You got it almost right: The setting -o b2.connections=N is there to limit the number of connections, it’s just an upper bound. When we introduced it, restic used way too much concurrency, so for some users it was best to limit the number of outgoing connections in order to not congest the (small) upstream bandwidth. At the moment, the actual upload is done by the file worker threads in the archiver code, of which there are two. The long-term plan is to decouple the upload process from the file reading process, so we can have more uploads going on.

That would be great @fd0! These days managing bandwidth is seldom the issue, but managing latency is. We’re mostly using inter-cloud network bandwidth and even my home upstream bandwidth is 1Gbit. With current restic parallism and options, I can’t even saturate 1% of my home upstream bandwidth to high-latency repos :dizzy_face:.

If I move back to NZ, where they are getting ready for 10Gbit consumer connections. As you’d guess, the latency from NZ to anywhere in the world is huge. Restic max-parallelism speed from NZ to B2 will be ~0.1% of available bandwidth :slight_smile:

It would great to have the configuration options to re-enable some of that original parallelism, even if the default options are conservative. An important modernisation.

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Living in France I have been happily using Restic with Azure (Paris DC) for some time, and I have just started using B2 since they opened their Amsterdam DC, but I am facing very slow transfers (around 2MB/s whereas I have more than 12MB/s with Azure).
The Backblaze Support tells me I have to use multiple threads, but if I understand correctly this discussion, the b2.connections option won’t help. I tried using restic with rclone by specifying the --transfers option to a high number but that didn’t help.
Do you confirm that, until restic implements the option to use more concurrency, my only option to improve the upload speed is to have restic backup to a local disk, then use rclone to transfer tthe files to B2?
Thank you for your feedback.

In short, yes, this seems to be the case. If you have the local disk space, backing up locally and uploading the files separately with rclone is fantastic.

Neither. This has been well covered in the last, you would do well to review the existing discussions.

In short, restic waits until a block is uploaded before moving on, therefore it effectively never makes multiple connections. If you backup to a local path and then rclone that local path you’ll get the desired result (at the cost of local disk space).

I am having a similar issue although with backup restore not backup. Restic completely ignores -o b2.connections=42 and only opens one single connection to backblaze. This single connection is throttled to 25 megabits per second, so it is taking be HOURS to restore a single 20GB file. I verified this with the lsod kernel tool.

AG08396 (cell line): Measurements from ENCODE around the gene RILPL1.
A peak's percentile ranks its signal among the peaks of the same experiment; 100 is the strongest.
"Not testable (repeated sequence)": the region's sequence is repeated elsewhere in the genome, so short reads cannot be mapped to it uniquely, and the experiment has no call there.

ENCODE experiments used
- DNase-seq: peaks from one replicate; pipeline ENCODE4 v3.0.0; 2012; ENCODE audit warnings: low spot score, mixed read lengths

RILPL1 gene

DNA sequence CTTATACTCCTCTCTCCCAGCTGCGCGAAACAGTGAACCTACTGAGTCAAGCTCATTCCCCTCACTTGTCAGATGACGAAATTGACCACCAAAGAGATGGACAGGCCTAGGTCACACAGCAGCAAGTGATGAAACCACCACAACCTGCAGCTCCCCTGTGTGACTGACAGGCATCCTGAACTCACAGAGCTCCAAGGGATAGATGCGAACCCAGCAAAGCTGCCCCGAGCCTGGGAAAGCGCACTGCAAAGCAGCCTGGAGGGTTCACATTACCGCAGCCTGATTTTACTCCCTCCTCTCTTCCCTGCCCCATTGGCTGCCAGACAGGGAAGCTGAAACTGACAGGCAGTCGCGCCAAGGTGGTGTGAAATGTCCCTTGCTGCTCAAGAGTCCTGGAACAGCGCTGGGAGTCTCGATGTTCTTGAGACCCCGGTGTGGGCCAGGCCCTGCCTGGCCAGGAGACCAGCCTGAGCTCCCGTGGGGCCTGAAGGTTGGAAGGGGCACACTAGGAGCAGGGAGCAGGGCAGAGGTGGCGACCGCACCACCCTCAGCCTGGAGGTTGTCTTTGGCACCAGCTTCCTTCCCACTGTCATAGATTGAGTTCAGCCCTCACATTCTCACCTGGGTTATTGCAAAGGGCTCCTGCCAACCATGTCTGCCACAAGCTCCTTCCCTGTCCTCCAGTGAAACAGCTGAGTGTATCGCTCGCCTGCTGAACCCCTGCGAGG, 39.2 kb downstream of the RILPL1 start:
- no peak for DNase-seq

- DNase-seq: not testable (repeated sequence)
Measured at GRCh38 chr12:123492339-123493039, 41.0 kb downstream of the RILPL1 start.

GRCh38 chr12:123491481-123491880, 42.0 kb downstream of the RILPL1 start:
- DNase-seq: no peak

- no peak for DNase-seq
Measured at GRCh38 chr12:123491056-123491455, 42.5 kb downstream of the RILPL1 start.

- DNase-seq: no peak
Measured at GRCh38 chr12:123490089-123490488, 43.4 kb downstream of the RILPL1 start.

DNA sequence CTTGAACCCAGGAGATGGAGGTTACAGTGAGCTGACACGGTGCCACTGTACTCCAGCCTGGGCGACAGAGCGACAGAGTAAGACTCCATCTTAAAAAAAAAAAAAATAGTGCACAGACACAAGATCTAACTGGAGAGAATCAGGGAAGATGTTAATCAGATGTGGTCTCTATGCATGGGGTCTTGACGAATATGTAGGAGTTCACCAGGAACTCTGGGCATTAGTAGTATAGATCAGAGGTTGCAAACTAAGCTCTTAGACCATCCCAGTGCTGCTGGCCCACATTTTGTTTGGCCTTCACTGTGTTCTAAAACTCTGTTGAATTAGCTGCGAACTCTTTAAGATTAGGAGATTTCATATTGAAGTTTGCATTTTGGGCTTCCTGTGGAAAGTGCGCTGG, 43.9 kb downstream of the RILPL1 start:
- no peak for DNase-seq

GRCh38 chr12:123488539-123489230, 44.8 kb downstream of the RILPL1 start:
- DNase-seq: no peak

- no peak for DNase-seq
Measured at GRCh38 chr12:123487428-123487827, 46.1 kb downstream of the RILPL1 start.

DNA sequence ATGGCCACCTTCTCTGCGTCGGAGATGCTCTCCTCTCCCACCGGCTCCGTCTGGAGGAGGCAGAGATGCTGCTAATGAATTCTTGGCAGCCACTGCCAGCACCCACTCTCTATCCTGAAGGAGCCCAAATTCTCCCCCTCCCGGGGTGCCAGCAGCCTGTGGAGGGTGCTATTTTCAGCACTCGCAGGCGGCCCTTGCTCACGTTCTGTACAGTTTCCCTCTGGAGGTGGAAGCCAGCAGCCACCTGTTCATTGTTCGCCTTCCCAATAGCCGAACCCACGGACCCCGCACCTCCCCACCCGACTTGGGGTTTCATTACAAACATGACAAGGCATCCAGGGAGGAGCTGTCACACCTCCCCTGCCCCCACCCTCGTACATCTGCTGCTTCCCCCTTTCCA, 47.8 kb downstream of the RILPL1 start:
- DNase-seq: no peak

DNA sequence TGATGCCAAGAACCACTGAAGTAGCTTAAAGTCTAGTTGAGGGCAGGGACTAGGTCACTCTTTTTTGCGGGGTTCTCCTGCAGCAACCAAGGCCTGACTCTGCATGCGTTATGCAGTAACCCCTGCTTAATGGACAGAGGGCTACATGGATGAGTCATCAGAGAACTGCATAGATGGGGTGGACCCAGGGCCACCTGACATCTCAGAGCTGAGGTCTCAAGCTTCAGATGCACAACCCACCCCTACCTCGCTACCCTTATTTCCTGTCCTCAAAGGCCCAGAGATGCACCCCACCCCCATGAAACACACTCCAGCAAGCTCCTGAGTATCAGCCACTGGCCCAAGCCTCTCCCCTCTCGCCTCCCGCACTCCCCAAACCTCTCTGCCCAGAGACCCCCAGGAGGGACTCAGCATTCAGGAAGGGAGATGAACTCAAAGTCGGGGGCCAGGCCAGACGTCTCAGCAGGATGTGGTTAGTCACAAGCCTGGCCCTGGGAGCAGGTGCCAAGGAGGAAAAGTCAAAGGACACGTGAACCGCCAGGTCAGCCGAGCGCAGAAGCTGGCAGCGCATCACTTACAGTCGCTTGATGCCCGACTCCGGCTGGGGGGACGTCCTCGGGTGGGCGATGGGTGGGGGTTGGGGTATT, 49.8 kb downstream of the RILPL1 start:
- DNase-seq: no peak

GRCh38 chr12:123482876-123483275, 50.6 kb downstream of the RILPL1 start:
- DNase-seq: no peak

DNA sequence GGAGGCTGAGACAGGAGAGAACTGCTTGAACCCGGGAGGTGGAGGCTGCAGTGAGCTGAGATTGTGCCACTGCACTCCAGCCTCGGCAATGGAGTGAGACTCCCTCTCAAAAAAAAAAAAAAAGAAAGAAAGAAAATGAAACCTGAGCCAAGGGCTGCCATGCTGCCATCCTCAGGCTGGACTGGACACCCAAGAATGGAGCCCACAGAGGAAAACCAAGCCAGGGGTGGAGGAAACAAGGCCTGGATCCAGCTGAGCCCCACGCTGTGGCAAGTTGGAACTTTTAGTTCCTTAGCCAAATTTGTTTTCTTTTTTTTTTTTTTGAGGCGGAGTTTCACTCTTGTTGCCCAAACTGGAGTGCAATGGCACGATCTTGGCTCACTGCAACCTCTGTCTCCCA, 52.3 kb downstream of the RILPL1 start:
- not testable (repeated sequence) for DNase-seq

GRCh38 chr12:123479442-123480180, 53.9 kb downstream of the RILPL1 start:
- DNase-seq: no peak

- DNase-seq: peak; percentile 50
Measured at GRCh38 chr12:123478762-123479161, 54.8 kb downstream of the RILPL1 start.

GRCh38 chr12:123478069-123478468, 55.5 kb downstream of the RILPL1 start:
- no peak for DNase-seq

lsof -p 32232
restic 32232 root cwd DIR 8,0 4096 8011 /root
restic 32232 root rtd DIR 8,0 4096 2 /
restic 32232 root txt REG 8,0 23714488 95924 /usr/bin/restic
restic 32232 root mem REG 8,0 1924768 7409 /lib64/libc-2.12.so
restic 32232 root mem REG 8,0 159312 383 /lib64/ld-2.12.so
restic 32232 root 0u CHR 136,5 0t0 8 /dev/pts/5
restic 32232 root 1u CHR 136,5 0t0 8 /dev/pts/5
restic 32232 root 2u CHR 136,5 0t0 8 /dev/pts/5
restic 32232 root 3u IPv4 2661216015 0t0 TCP myserver:47870-> (ESTABLISHED)
restic 32232 root 4u 0000 0,13 0 19187 anon_inode
restic 32232 root 6w REG 8,0 463929534 1157221 /tmp/restore/mariadb_dump.sql

I have a 40 gbit downlink and I’m only able to pull 25 megabits

To be clear, this is not entirely true. This setting is passed through to the underlying library, but more connections are only used if B2 is accessed concurrently by restic, and that concurrency is currently limited to 2 threads for backup.

However, I thought that 0.9.5 used more threads during restore.

Is this still current in JUNE 2020?

Is there any way we can force it to upload with more than 2 threads?
The slow speeds on b2 are freaking me out, but I would like to use it with b2.

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Regarding uploads, not much has changed. For larger files restic should run up to one pack upload for each CPU core. For smaller files the upload is effectively limited to 2 (the number of files read in parallel). This problem is tracked in

Regarding restore performance the new restorer code that’s been merged into master for some time now, but is not included in any release yet, should be able to download 8 packs in parallel.

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WOW! Nice. I changed to FileReadConcurrancy of 6 and my I/O rate doubled. Upload to B2 also increased as this conversation makes apparent; I’m taking advantage of more upload concurrency now also. Now to find my sweet spot for overall speed.
I’m not yet seeing a harm in my increased FileReadConcurrancy. I don’t mind making my HD hurt! :wink:
I look forward to the archiver and uploader split, so I can find my sweet spot for each independently.
I’d love to see FileReadConcurrancy as a runtime option instead of hard-coded. This would be a nice option ever after archiver and uploader split, so we can fine tune to our machines.

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I would so like to hear if anything has changed with regards to this. The extreme slowness bugs me. :smiley:

Understand that “upload bandwidth” is VERY much an issue for a large part of the world, so while 10Gbit uploads might be possible for you, it’s hardly universal.